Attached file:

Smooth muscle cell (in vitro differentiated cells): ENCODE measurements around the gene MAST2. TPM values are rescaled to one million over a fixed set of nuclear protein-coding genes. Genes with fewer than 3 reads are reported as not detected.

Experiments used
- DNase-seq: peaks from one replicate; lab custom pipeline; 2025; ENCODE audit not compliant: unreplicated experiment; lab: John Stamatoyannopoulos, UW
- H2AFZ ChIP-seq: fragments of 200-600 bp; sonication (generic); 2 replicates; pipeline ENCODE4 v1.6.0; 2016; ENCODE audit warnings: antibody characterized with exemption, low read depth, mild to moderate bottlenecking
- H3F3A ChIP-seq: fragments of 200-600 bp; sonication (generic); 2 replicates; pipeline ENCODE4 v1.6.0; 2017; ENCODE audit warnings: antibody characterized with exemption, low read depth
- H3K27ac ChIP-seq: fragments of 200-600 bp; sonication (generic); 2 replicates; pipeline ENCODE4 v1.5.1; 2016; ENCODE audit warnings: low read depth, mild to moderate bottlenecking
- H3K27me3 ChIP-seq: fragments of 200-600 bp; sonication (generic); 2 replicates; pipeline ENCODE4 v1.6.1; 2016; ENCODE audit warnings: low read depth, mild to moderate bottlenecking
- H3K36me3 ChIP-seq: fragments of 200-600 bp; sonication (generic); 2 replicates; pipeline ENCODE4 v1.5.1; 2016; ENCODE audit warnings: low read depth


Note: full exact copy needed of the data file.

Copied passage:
Smooth muscle cell (in vitro differentiated cells): ENCODE measurements around the gene MAST2. TPM values are rescaled to one million over a fixed set of nuclear protein-coding genes. Genes with fewer than 3 reads are reported as not detected.

Experiments used
- DNase-seq: peaks from one replicate; lab custom pipeline; 2025; ENCODE audit not compliant: unreplicated experiment; lab: John Stamatoyannopoulos, UW
- H2AFZ ChIP-seq: fragments of 200-600 bp; sonication (generic); 2 replicates; pipeline ENCODE4 v1.6.0; 2016; ENCODE audit warnings: antibody characterized with exemption, low read depth, mild to moderate bottlenecking
- H3F3A ChIP-seq: fragments of 200-600 bp; sonication (generic); 2 replicates; pipeline ENCODE4 v1.6.0; 2017; ENCODE audit warnings: antibody characterized with exemption, low read depth
- H3K27ac ChIP-seq: fragments of 200-600 bp; sonication (generic); 2 replicates; pipeline ENCODE4 v1.5.1; 2016; ENCODE audit warnings: low read depth, mild to moderate bottlenecking
- H3K27me3 ChIP-seq: fragments of 200-600 bp; sonication (generic); 2 replicates; pipeline ENCODE4 v1.6.1; 2016; ENCODE audit warnings: low read depth, mild to moderate bottlenecking
- H3K36me3 ChIP-seq: fragments of 200-600 bp; sonication (generic); 2 replicates; pipeline ENCODE4 v1.5.1; 2016; ENCODE audit warnings: low read depth